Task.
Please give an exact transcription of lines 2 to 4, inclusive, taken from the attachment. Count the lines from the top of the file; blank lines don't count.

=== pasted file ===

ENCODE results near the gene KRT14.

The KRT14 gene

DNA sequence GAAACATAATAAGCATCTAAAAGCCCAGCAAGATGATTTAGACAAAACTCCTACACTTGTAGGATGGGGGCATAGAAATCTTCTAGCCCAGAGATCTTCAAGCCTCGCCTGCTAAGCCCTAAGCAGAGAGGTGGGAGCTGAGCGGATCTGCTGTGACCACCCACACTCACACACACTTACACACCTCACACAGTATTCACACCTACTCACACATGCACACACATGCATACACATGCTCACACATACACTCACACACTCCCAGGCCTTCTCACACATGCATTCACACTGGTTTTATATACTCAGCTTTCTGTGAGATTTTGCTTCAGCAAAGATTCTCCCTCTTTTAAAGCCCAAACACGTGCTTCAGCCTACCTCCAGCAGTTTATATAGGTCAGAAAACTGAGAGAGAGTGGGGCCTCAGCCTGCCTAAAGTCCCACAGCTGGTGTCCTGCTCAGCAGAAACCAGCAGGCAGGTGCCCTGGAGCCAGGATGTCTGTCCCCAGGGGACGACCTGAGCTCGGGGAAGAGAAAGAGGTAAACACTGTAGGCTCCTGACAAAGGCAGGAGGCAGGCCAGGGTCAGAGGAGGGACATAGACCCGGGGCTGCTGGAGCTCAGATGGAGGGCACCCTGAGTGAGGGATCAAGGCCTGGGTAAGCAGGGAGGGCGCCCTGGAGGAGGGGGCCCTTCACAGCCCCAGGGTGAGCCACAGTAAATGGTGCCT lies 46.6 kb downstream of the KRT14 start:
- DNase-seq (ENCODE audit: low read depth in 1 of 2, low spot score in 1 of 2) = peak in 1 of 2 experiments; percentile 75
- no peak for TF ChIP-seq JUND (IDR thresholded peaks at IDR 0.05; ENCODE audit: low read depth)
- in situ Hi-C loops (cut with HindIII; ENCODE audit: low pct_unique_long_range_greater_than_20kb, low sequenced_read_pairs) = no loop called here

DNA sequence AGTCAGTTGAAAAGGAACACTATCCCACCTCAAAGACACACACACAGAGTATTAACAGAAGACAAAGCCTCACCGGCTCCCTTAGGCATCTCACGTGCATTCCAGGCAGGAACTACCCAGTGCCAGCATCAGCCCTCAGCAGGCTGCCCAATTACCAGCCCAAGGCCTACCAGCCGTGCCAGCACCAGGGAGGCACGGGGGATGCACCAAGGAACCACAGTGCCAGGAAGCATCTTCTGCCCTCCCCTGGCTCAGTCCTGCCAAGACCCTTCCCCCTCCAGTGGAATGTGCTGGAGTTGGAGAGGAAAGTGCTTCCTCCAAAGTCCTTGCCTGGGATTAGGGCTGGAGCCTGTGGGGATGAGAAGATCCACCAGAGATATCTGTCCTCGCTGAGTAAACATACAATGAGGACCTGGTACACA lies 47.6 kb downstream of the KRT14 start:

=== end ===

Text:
The KRT14 gene

DNA sequence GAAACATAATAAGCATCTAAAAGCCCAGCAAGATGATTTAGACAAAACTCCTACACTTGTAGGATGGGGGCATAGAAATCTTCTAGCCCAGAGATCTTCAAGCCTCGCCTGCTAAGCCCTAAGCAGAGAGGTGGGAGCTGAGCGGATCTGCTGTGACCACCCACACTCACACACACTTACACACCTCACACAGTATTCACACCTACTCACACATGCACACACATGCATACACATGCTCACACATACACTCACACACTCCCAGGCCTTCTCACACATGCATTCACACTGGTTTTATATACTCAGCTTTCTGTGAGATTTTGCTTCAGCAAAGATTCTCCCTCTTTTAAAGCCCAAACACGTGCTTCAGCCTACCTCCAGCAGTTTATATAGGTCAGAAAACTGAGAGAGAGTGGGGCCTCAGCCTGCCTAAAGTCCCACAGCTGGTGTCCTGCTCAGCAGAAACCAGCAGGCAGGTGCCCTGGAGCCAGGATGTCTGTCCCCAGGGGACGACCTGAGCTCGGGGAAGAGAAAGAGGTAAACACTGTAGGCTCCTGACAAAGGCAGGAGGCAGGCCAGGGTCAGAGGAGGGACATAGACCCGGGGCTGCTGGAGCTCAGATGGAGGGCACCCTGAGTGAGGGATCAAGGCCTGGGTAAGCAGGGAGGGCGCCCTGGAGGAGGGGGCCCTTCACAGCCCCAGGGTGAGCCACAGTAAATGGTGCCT lies 46.6 kb downstream of the KRT14 start:
- DNase-seq (ENCODE audit: low read depth in 1 of 2, low spot score in 1 of 2) = peak in 1 of 2 experiments; percentile 75